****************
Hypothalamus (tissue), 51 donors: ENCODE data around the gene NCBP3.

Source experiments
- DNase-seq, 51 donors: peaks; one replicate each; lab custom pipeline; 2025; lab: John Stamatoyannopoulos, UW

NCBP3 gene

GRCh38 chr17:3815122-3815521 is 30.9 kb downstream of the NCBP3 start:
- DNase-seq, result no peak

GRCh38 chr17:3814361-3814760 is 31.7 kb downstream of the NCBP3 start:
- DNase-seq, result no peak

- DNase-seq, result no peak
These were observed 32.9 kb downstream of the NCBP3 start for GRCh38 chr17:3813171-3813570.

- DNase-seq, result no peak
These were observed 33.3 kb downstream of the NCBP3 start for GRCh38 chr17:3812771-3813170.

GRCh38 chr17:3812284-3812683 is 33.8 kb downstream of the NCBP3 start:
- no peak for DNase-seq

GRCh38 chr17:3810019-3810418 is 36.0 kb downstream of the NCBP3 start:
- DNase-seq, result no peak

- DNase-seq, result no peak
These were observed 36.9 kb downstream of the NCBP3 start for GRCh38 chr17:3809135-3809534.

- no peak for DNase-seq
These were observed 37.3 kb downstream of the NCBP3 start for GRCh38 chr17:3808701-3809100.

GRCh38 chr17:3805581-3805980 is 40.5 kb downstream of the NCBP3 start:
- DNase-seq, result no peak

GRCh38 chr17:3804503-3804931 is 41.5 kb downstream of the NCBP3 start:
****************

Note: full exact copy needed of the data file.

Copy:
Hypothalamus (tissue), 51 donors: ENCODE data around the gene NCBP3.

Source experiments
- DNase-seq, 51 donors: peaks; one replicate each; lab custom pipeline; 2025; lab: John Stamatoyannopoulos, UW

NCBP3 gene

GRCh38 chr17:3815122-3815521 is 30.9 kb downstream of the NCBP3 start:
- DNase-seq, result no peak

GRCh38 chr17:3814361-3814760 is 31.7 kb downstream of the NCBP3 start:
- DNase-seq, result no peak

- DNase-seq, result no peak
These were observed 32.9 kb downstream of the NCBP3 start for GRCh38 chr17:3813171-3813570.

- DNase-seq, result no peak
These were observed 33.3 kb downstream of the NCBP3 start for GRCh38 chr17:3812771-3813170.

GRCh38 chr17:3812284-3812683 is 33.8 kb downstream of the NCBP3 start:
- no peak for DNase-seq

GRCh38 chr17:3810019-3810418 is 36.0 kb downstream of the NCBP3 start:
- DNase-seq, result no peak

- DNase-seq, result no peak
These were observed 36.9 kb downstream of the NCBP3 start for GRCh38 chr17:3809135-3809534.

- no peak for DNase-seq
These were observed 37.3 kb downstream of the NCBP3 start for GRCh38 chr17:3808701-3809100.

GRCh38 chr17:3805581-3805980 is 40.5 kb downstream of the NCBP3 start:
- DNase-seq, result no peak

GRCh38 chr17:3804503-3804931 is 41.5 kb downstream of the NCBP3 start: